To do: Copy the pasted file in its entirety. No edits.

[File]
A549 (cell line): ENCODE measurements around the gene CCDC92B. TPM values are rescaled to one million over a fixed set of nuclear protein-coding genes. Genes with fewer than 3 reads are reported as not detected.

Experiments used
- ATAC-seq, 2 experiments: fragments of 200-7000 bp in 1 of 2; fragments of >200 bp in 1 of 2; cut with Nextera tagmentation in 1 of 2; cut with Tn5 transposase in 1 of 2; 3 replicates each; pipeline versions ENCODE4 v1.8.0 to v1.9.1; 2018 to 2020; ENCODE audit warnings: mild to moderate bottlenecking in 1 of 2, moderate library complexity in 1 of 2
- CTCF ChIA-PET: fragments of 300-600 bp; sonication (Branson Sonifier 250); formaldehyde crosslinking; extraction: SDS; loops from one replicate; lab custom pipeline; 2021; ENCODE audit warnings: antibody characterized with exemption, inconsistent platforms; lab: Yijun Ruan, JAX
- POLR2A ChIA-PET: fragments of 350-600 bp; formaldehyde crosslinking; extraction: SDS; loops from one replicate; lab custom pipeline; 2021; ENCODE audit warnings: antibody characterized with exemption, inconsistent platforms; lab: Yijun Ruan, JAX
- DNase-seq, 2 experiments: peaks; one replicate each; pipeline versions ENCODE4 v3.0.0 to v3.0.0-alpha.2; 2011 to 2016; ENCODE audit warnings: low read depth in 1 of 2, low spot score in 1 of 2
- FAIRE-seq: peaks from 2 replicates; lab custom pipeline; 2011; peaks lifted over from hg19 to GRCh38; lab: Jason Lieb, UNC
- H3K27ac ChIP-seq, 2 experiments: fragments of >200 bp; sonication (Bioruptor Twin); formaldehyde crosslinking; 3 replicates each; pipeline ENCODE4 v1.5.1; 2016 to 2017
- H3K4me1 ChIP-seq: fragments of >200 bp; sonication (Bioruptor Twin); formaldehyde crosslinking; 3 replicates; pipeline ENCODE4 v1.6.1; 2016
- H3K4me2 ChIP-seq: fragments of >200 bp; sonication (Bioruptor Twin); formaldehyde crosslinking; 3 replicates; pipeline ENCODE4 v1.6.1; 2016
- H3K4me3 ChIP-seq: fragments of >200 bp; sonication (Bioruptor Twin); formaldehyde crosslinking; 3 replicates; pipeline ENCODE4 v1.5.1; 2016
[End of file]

A549 (cell line): ENCODE measurements around the gene CCDC92B. TPM values are rescaled to one million over a fixed set of nuclear protein-coding genes. Genes with fewer than 3 reads are reported as not detected.

Experiments used
- ATAC-seq, 2 experiments: fragments of 200-7000 bp in 1 of 2; fragments of >200 bp in 1 of 2; cut with Nextera tagmentation in 1 of 2; cut with Tn5 transposase in 1 of 2; 3 replicates each; pipeline versions ENCODE4 v1.8.0 to v1.9.1; 2018 to 2020; ENCODE audit warnings: mild to moderate bottlenecking in 1 of 2, moderate library complexity in 1 of 2
- CTCF ChIA-PET: fragments of 300-600 bp; sonication (Branson Sonifier 250); formaldehyde crosslinking; extraction: SDS; loops from one replicate; lab custom pipeline; 2021; ENCODE audit warnings: antibody characterized with exemption, inconsistent platforms; lab: Yijun Ruan, JAX
- POLR2A ChIA-PET: fragments of 350-600 bp; formaldehyde crosslinking; extraction: SDS; loops from one replicate; lab custom pipeline; 2021; ENCODE audit warnings: antibody characterized with exemption, inconsistent platforms; lab: Yijun Ruan, JAX
- DNase-seq, 2 experiments: peaks; one replicate each; pipeline versions ENCODE4 v3.0.0 to v3.0.0-alpha.2; 2011 to 2016; ENCODE audit warnings: low read depth in 1 of 2, low spot score in 1 of 2
- FAIRE-seq: peaks from 2 replicates; lab custom pipeline; 2011; peaks lifted over from hg19 to GRCh38; lab: Jason Lieb, UNC
- H3K27ac ChIP-seq, 2 experiments: fragments of >200 bp; sonication (Bioruptor Twin); formaldehyde crosslinking; 3 replicates each; pipeline ENCODE4 v1.5.1; 2016 to 2017
- H3K4me1 ChIP-seq: fragments of >200 bp; sonication (Bioruptor Twin); formaldehyde crosslinking; 3 replicates; pipeline ENCODE4 v1.6.1; 2016
- H3K4me2 ChIP-seq: fragments of >200 bp; sonication (Bioruptor Twin); formaldehyde crosslinking; 3 replicates; pipeline ENCODE4 v1.6.1; 2016
- H3K4me3 ChIP-seq: fragments of >200 bp; sonication (Bioruptor Twin); formaldehyde crosslinking; 3 replicates; pipeline ENCODE4 v1.5.1; 2016